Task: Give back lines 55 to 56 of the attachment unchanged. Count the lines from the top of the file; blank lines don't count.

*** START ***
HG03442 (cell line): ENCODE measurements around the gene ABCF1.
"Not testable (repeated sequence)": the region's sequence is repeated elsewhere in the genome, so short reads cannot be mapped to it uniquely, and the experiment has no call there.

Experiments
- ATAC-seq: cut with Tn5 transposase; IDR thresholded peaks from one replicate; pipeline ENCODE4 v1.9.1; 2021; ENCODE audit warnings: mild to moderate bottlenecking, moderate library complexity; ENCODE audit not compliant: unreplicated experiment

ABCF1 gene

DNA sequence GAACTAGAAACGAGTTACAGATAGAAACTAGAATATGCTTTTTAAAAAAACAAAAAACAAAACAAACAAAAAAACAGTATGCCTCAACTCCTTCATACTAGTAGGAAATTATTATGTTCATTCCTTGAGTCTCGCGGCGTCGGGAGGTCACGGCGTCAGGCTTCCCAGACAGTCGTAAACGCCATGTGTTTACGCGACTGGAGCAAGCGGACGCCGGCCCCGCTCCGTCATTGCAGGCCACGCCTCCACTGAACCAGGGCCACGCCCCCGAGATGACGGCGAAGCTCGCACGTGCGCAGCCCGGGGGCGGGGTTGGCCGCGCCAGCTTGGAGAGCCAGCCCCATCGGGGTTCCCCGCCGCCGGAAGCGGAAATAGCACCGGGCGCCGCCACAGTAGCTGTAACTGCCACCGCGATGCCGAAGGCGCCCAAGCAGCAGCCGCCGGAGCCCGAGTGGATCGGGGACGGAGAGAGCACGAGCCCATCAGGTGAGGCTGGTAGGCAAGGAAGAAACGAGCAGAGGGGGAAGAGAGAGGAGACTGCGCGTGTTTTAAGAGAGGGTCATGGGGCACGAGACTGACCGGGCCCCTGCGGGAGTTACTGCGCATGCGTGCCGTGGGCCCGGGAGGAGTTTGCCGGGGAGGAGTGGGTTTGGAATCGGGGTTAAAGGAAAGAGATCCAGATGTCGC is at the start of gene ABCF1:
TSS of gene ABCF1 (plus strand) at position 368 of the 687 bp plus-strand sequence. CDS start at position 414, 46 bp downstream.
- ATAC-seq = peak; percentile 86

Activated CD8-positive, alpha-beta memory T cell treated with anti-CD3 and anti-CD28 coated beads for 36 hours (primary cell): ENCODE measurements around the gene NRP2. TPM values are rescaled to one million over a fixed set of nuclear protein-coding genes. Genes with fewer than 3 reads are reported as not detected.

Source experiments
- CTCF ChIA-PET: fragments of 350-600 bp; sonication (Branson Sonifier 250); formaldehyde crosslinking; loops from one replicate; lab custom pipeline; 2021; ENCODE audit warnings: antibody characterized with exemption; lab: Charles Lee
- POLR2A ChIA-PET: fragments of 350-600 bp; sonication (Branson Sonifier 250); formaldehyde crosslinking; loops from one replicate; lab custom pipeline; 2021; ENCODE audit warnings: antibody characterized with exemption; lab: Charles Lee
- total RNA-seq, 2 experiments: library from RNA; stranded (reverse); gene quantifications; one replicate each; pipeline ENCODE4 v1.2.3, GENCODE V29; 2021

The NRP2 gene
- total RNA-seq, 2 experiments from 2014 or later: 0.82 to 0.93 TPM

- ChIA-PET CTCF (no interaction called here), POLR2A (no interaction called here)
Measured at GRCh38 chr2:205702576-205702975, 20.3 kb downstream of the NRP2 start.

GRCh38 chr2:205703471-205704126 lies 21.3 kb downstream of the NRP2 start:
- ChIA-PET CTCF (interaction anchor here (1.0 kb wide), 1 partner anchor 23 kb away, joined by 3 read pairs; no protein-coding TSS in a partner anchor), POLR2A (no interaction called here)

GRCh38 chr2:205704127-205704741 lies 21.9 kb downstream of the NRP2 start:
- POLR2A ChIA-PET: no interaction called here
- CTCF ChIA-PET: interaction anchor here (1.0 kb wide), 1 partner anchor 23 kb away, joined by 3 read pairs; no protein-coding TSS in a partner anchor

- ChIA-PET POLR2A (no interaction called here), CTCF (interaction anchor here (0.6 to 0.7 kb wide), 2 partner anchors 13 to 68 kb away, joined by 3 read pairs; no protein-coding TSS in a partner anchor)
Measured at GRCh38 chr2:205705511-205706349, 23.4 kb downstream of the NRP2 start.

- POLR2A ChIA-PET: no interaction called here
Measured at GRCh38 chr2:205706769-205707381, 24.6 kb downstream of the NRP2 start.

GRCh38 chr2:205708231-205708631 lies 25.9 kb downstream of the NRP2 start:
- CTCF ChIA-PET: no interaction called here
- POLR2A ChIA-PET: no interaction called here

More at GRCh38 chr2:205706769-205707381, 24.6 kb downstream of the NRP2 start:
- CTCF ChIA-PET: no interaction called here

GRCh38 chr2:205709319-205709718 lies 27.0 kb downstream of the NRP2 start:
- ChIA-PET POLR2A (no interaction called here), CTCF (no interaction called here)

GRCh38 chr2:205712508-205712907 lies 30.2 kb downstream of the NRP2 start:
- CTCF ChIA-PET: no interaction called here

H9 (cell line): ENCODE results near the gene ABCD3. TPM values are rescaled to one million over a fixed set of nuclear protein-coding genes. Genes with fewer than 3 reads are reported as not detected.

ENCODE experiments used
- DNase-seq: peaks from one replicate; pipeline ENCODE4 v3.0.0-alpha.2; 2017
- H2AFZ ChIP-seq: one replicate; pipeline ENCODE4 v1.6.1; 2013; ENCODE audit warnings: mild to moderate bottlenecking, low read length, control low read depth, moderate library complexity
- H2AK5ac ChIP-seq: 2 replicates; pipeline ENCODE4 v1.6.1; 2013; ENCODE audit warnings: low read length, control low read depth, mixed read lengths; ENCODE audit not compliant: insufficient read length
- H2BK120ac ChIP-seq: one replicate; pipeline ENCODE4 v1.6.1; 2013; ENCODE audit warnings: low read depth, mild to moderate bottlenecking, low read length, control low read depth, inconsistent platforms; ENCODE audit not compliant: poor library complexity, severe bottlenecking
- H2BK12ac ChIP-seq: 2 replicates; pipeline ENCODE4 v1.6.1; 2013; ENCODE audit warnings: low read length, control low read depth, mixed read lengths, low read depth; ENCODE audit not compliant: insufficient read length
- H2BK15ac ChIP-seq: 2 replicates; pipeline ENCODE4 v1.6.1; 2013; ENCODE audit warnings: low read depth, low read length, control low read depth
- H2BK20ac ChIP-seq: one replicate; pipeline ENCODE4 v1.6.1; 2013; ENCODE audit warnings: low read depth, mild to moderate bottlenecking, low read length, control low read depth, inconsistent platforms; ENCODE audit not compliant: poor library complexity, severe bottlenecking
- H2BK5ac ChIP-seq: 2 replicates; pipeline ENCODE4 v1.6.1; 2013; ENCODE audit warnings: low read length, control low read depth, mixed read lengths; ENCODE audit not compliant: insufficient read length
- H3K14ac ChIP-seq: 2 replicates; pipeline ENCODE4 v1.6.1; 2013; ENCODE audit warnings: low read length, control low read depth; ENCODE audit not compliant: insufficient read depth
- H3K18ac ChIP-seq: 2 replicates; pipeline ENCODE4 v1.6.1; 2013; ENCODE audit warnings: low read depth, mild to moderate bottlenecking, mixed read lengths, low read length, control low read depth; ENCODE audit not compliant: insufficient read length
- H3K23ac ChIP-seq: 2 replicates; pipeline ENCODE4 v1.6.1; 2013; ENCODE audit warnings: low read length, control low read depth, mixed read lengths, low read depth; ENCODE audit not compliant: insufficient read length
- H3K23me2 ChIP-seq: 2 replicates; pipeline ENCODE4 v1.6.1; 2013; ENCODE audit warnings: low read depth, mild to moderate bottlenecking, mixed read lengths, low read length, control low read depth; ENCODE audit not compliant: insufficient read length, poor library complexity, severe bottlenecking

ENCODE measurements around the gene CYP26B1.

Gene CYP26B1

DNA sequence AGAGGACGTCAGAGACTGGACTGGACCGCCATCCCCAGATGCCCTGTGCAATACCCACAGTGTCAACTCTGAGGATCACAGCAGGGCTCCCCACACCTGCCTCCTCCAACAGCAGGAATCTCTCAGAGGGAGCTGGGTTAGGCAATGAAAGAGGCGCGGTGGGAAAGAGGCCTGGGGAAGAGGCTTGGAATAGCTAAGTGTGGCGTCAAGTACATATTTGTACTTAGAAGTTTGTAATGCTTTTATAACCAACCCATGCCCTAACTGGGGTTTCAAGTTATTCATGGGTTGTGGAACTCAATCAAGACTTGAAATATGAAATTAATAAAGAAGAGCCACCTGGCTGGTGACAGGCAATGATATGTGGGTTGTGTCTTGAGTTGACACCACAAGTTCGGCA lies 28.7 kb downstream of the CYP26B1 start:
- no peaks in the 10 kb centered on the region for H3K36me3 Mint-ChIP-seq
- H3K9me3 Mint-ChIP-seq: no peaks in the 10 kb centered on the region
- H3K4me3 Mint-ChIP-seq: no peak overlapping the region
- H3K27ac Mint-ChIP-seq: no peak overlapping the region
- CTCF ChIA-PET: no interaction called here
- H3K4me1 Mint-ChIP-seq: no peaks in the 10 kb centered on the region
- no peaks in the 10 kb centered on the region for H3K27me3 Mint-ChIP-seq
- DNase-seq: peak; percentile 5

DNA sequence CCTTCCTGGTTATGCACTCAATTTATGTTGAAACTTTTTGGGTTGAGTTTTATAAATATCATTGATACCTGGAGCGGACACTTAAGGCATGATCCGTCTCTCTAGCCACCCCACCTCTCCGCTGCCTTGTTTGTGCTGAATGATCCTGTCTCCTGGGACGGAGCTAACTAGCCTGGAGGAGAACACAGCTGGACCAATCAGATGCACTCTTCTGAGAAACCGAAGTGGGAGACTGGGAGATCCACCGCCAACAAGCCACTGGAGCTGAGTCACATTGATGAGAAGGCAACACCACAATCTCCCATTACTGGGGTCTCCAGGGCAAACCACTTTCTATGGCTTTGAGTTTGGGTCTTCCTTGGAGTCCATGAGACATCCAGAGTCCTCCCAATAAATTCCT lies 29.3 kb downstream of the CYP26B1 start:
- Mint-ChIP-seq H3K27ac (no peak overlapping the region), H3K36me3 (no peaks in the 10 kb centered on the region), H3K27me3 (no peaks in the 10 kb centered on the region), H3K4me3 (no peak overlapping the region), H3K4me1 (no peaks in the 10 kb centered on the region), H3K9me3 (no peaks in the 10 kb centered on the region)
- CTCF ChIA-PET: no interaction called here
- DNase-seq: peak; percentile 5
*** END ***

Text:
- H3K4me3 Mint-ChIP-seq: no peak overlapping the region
- H3K27ac Mint-ChIP-seq: no peak overlapping the region